Taiwan. A Fresh start and more importantly, a new challenge.
I recently went back to the UK after spending a year in Australia to attend my mother’s wedding, an incredible event which reconnected me once more to my family after a long time apart.
The first few weeks were quite nostalgic, being surrounded with familiar faces and venturing off to local places that I haven’t been able to enjoy for many years was very fulfilling. The feelings that were flooding my thoughts were pointing towards me staying in Plymouth for the foreseeable future. But why?
Family and friends always play an important role in one’s life but there comes a time when you have to take responsibility for your own independent happiness and well-being. Moving to Australia took so much courage. Leaving a good job, a good lifestyle in London and more importantly, routine, in order to start again on the other side of the world wasn’t an easy thing to do. The more time I spent at the home the more I felt and saw the direction in which things were heading. Finding a job, another place to live, I was back in the same scenario that I left behind a year ago. It simply didn’t feel right. As much as I wanted it to be the case so I could stay with family and friends, I just knew deep down I wasn’t ready to be ‘home’.
I always like to think of life as a linear process, you travel in one direction, moving onwards and never back. There are good and bad moments that you learn from along the way which helps define what kind of person you are and where you want your path to lead. Always remember, you and you alone, when you break down all the barriers of work and everyday life, are in complete control of where you go and what you do. So upon hitting this state of equilibrium once more (and having a partner in Australia) I knew that being back home was going backwards and that a new adventure was out there waiting for me.
Fast forward three weeks and I feel like myself once more.
I decided to take a job in Taiwan teaching English as a second language. Why not right?
I believe teaching is such an important role for a person to undertake (ironic coming from someone who was far from the model student). It’s taking on the responsibly for the development of the future, ensuring that you guide the next generation along the way with the correct tools so that one day they are ready to explore life for themselves. I managed to find a great setup courtesy of posting my resume on ESL Cafe, an essential website for any of you reading this thinking you may like to give teaching English as a second language a go yourself.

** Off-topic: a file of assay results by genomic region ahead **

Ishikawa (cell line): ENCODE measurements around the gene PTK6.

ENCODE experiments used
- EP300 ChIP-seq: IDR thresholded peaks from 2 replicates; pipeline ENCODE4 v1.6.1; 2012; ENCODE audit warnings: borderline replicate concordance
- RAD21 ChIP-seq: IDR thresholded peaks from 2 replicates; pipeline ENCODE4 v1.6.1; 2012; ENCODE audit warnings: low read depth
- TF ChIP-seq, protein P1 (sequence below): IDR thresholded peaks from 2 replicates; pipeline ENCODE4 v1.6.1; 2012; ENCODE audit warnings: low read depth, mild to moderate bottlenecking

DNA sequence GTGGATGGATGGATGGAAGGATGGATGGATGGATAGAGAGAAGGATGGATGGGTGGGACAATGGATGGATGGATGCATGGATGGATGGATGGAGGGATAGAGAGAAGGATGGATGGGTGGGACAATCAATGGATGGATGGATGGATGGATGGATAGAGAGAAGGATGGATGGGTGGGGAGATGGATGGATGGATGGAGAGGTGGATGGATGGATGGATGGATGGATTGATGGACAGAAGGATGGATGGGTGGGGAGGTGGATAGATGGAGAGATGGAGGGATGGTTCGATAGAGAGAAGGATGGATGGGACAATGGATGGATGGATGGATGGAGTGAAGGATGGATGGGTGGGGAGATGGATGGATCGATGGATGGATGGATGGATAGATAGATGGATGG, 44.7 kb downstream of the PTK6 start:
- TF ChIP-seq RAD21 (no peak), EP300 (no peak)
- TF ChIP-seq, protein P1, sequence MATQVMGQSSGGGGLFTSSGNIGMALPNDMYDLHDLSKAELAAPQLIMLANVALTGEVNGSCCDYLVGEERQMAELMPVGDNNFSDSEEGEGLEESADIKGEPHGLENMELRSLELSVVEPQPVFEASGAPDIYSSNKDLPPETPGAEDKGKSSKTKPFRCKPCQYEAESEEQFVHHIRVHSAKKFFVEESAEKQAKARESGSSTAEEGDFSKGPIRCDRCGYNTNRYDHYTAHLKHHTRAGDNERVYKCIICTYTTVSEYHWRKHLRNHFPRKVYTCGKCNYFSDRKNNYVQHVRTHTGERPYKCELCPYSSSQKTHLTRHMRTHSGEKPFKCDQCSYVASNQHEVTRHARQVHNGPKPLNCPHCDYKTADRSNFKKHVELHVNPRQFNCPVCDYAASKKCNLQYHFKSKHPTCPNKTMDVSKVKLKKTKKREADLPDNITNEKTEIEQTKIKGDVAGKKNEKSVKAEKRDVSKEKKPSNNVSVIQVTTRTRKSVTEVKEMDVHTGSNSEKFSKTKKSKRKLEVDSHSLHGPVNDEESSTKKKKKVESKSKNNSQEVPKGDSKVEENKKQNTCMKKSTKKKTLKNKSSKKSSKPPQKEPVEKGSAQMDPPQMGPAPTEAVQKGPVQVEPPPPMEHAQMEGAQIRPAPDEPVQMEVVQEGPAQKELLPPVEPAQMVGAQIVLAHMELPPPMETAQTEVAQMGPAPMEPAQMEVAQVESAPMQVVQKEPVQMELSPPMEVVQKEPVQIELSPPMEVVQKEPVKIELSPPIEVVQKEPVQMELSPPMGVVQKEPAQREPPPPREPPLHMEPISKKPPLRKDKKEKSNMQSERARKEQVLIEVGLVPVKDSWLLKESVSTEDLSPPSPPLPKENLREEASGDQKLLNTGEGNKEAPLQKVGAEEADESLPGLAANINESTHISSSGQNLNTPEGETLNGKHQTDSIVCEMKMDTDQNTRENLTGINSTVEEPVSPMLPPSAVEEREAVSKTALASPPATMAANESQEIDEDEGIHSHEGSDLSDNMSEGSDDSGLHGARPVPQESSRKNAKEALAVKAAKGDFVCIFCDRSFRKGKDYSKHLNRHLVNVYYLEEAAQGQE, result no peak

Before my start date I had the opportunity to get acquainted with my new country of residence and more importantly, Asian culture. I landed in the capital, Taipei, after a gruelling flight which included luxury accommodation on a bench in the waiting area of Vienna Airport for 12 hours overnight. After clearing customs and immigration I was able to get the MRT service into Taipei main station, a super convenient train that runs from the airport to the most central station with some of the most amazing views of countryside and city along the way.
I spent the first day sleeping and trying to rid myself of the inevitable jet lag that accompanies any long haul flight but in the evening I awoke with the buzz of being in new surroundings and the desire to explore. I picked up my camera and away I went.
I didn’t have far to walk before I came across my first major site and what a sight it was, Chiang Kai Shek National memorial. A homage to a former president of the Republic of China of the same name.
I was left astounded. The vastness of the area and size of the temples left me speechless. I have always had a real interest in Asian architecture and to experience it in person was a liberating feeling and reinforced my decision to come away. Travelling, for me, whether it’s a two week trip or a year, is the most exhilarating feeling in life. To experience new cultures and new countries really helps open your eyes to what is out there and the way in which you perceive your own ‘reality’.
The more days that passed and the more local sights I explored, the more that I fell in love with this amazing little country. Everyone is so friendly and welcoming, yes the lack of Chinese or English doesn’t help, but this still doesn’t stop anyone attempting to interact with you. It’s such a bizarre but uplifting feeling. Of course at the same time this can be quite frustrating and sometimes even isolating, but still this is part of the authentic travelling experience.
My final day in Taipei offered one of the best experiences I’ve had in all my time travelling. I spent the afternoon hiking the Elephant Trail, which at the summit, provides the best panoramic views of the city.
As I was climbing I wondered if it was called the Elephant trail because you seem to slowly climb due to the steep incline. It felt at times that I was climbing a ladder to reach the top, on top of the suffocating humidity. Thankfully there are benches along the way to the summit which allows for a quick rest. With each step made I felt a little closer to the Gods due to the sheer scale of the incline. The views along the way were a constant reminder of the height relative to ground level. Thankfully I don’t suffer from a fear of heights… Hmm!
FINALLY the summit was in sight and my reward was about to be claimed, the sweat pouring from me and my short breath was a friendly reminder that it wasn’t a straight forward task. But once I looked out on Taipei from the viewing platform, every drop of sweat was justified.
I had timed it just right, the sky was in twilight and the sun was about to set. This was the perfect setting to sit and reflect on my decision to come to Taiwan. Let the next adventure begin!
For more pictures of my travels check out my instagram feed! Search for danielrcutforth or hit the link at the top of the page.